Heat, Humidity & Solid Wood
Did you know that up to half of the weight of freshly sawn wood is water? Furniture is crafted from wood that is carefully dried, retaining just enough moisture for the furniture to properly acclimate to the relative humidity in your home. The wood in furniture continues to exchange moisture with the air, shrinking and expanding in response to changes in relative humidity.
Like your own skin, solid wood furniture’s natural repsonse to dry air is to lose moisture and shrink a bit. For example, the halves of an extension table may separate slightly. This will correct itself as the relative humidity rises, and the wood absorbs enough ambient moisture to expand slightly. However, if the air is extremely dry, solid wood may lose too much moisture and warp. This can be prevented by controlling the amount of ambient moisture in your home.
On the other hand, if you don’t have an air conditioner or dehumidifier, your home’s relative moisture humidity may get too high. Parts of your wood furniture may absorb excess moisture from the air and expand, causing drawers to stick. Once again, this will correct itself as your home’s relative humidity decreases. The furniture’s quality and durability are not affected by these natural changes.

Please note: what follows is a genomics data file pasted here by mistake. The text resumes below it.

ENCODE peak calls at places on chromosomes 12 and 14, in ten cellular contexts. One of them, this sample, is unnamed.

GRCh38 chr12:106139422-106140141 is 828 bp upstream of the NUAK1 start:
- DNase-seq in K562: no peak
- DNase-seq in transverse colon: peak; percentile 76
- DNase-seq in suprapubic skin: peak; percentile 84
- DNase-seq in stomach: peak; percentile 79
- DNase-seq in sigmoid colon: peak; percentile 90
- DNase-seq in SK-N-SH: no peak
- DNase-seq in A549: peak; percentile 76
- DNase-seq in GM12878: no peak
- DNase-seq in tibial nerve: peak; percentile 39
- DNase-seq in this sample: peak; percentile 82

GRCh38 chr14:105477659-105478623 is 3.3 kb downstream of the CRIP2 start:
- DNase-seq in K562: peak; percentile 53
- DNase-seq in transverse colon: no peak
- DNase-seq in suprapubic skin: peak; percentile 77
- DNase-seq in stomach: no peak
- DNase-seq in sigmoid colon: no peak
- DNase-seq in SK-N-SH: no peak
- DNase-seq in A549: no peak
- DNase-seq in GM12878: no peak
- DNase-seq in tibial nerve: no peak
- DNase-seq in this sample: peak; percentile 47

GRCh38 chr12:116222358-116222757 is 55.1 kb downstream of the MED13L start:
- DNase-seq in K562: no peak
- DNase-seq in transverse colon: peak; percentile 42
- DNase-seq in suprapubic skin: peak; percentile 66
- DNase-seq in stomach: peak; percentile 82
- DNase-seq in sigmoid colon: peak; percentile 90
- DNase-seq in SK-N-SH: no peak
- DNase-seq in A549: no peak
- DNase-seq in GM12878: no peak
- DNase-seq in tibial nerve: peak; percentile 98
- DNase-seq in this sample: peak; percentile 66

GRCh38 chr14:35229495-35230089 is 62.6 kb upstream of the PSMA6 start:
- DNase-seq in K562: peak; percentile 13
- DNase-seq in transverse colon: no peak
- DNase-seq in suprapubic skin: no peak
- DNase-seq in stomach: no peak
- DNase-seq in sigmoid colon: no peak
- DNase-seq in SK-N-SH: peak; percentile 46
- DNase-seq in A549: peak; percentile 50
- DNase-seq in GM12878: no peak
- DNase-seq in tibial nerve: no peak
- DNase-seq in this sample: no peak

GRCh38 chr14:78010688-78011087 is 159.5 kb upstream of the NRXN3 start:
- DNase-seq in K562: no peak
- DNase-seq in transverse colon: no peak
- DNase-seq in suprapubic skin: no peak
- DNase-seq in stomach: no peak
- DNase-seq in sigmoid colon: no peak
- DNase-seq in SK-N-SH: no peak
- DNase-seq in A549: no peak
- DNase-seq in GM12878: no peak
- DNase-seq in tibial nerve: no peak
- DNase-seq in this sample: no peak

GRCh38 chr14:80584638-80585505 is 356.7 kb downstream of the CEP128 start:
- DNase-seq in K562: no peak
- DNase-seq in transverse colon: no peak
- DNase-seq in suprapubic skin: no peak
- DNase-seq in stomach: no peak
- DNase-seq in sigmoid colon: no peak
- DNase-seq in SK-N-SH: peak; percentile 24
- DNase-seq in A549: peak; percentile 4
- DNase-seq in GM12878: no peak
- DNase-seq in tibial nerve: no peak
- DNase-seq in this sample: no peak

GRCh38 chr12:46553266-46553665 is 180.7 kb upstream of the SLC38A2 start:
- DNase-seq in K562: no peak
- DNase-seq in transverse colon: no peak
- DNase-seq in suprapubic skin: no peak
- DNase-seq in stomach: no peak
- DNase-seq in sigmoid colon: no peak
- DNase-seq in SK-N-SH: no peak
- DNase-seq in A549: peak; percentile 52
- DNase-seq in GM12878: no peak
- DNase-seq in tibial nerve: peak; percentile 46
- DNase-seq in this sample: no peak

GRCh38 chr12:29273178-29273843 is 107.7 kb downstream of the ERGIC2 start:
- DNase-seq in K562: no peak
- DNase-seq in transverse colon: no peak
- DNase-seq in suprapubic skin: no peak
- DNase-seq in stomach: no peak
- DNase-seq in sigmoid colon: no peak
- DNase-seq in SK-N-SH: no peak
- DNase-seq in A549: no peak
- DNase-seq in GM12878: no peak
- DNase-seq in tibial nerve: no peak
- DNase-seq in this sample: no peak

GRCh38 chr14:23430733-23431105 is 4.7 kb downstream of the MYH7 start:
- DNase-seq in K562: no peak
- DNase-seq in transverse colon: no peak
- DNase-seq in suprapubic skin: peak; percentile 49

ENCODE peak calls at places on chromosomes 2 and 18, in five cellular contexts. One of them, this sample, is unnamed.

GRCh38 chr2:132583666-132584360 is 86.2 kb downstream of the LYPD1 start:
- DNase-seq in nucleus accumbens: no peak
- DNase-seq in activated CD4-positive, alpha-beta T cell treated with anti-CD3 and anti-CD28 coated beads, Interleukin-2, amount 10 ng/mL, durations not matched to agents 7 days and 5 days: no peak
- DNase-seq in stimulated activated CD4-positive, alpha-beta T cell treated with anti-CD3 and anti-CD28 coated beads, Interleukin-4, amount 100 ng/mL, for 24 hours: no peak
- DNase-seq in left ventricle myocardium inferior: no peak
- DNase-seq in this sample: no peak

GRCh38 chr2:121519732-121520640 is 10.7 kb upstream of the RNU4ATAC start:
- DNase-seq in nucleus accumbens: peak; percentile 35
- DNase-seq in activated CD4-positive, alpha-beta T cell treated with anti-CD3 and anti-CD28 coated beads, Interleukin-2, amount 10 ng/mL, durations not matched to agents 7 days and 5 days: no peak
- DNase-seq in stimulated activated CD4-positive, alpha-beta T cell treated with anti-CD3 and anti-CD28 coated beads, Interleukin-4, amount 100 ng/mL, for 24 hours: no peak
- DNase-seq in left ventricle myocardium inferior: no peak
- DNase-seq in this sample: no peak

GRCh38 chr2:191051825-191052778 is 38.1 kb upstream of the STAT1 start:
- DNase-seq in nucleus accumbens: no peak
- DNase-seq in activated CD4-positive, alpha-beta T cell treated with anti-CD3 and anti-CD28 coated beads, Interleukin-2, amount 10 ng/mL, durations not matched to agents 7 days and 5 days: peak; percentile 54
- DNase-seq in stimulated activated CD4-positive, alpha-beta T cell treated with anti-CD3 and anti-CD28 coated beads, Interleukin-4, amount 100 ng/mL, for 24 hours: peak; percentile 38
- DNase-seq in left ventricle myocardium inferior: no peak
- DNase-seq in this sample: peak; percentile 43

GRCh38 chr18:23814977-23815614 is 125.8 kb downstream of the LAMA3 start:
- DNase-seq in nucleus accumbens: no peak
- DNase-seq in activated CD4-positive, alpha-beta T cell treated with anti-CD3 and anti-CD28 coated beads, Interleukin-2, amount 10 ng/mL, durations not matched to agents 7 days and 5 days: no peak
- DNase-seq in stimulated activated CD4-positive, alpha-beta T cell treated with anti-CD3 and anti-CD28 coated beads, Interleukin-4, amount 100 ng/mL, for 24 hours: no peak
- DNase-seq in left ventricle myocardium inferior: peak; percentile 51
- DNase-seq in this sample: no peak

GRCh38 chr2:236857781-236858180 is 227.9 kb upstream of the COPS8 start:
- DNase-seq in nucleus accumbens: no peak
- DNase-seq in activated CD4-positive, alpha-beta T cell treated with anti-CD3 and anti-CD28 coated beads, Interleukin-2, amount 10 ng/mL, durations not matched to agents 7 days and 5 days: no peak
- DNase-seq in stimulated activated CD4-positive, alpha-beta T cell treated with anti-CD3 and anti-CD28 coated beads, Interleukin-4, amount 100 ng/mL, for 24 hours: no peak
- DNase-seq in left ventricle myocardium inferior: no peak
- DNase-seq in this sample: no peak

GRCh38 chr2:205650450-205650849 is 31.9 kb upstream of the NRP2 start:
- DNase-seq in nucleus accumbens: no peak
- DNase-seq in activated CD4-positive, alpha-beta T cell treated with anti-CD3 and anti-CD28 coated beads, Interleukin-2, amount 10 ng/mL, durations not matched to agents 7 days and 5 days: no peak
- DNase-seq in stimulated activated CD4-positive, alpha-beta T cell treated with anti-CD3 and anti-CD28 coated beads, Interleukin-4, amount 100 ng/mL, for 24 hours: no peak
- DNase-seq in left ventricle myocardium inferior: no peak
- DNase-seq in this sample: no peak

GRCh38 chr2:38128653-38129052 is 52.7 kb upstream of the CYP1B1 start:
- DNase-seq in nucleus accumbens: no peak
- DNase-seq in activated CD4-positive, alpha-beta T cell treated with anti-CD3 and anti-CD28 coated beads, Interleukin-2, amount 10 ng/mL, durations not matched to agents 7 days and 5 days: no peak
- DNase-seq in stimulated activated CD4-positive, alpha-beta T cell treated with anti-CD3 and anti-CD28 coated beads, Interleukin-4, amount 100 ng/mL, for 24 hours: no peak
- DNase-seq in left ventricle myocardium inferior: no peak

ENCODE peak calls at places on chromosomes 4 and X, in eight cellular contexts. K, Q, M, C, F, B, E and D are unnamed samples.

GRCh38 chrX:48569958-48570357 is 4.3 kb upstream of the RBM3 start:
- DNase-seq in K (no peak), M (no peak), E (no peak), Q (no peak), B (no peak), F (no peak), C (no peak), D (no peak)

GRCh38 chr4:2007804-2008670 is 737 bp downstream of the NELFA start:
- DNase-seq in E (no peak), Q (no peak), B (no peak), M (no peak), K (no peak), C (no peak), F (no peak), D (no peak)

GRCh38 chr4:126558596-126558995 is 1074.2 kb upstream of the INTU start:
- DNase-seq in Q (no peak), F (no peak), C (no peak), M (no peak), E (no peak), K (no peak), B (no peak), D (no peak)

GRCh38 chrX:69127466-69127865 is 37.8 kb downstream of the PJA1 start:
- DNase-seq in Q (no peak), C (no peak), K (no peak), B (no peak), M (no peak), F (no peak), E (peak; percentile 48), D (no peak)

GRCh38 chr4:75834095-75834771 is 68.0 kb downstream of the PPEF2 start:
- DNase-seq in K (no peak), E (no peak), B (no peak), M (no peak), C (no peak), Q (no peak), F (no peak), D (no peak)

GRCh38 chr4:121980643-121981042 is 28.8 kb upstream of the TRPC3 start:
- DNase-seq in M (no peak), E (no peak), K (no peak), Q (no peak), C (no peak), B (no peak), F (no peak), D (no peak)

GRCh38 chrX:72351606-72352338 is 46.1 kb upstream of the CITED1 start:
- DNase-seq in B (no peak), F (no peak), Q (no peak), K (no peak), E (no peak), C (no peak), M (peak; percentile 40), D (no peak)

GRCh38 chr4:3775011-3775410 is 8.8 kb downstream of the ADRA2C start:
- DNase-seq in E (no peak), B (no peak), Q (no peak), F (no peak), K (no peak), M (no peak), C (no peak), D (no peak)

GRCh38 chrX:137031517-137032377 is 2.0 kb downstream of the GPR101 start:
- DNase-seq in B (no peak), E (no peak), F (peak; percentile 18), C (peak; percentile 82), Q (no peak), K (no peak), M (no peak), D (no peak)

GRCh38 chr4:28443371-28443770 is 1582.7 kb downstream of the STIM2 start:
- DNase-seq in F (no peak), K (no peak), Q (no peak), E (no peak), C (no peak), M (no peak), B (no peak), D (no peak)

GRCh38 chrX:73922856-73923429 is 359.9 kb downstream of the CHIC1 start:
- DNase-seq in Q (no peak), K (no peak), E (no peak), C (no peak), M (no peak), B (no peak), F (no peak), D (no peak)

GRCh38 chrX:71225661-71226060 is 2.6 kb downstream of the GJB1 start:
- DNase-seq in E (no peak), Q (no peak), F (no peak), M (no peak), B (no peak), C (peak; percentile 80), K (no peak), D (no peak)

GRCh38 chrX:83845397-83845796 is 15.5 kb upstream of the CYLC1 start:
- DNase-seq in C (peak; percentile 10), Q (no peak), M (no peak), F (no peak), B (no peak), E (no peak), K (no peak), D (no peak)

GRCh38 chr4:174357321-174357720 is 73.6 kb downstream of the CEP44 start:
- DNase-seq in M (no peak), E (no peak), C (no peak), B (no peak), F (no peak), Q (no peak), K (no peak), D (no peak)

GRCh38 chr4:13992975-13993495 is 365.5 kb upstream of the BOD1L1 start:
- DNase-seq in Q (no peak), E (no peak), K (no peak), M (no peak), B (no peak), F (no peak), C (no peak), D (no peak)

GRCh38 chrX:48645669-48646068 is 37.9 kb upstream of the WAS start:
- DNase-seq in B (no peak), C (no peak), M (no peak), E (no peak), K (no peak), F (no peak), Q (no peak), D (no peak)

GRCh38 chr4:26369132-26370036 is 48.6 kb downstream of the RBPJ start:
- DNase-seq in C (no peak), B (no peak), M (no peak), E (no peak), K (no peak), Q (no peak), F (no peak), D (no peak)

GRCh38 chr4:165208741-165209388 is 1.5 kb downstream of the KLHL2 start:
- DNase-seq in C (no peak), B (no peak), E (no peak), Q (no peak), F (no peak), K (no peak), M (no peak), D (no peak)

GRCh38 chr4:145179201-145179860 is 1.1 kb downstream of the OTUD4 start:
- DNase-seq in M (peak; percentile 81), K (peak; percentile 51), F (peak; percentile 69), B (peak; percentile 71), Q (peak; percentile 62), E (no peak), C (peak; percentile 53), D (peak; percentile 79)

Here are some ways to ensure that your solid wood furniture is treasured for years to come:
- For your comfort as well as to protect your furniture, use a humidifier in the winter and an air conditioner in the summer to keep the relative humidity in your home at 25 – 30 percent.
- Avoid placing solid wood furniture directly in front of radiators, fireplaces, or any other heat source.
- Don’t expose the furniture to continuous direct sunlight. Draw the curtains occasionally.
- Store table leaves as close to the table as possible. Keep them in an upstairs or main floor closet rather than in a damp basement, so that the leaves are adjusting to the same relative humidity as the table.
*Source Sahara Furniture: http://www.saharafurniture.com/new/care-instructions/